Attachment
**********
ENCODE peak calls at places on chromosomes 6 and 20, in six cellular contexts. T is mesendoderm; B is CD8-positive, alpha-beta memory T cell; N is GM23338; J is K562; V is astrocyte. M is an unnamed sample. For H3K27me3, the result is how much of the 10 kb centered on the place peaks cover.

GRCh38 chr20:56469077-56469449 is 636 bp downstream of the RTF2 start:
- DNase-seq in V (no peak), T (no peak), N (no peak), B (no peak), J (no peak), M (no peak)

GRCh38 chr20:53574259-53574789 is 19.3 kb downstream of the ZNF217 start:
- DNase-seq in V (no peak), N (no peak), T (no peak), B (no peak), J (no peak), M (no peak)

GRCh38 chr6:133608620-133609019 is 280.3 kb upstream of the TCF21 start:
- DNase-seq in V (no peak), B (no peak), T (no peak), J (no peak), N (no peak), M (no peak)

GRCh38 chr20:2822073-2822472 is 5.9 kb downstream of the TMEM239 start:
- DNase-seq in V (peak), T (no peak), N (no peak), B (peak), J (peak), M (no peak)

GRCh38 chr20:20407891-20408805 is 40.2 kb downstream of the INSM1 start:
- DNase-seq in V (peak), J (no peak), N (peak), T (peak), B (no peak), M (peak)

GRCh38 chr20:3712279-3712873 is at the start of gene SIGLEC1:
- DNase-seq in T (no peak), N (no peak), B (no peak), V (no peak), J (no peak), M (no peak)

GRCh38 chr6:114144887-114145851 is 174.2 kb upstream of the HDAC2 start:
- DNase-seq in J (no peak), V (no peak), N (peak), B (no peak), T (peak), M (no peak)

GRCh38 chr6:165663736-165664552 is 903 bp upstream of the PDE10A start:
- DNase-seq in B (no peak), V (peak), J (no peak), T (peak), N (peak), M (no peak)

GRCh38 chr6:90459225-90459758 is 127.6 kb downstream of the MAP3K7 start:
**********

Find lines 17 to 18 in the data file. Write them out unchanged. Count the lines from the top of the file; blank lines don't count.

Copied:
- DNase-seq in B (no peak), V (peak), J (no peak), T (peak), N (peak), M (no peak)

GRCh38 chr6:90459225-90459758 is 127.6 kb downstream of the MAP3K7 start: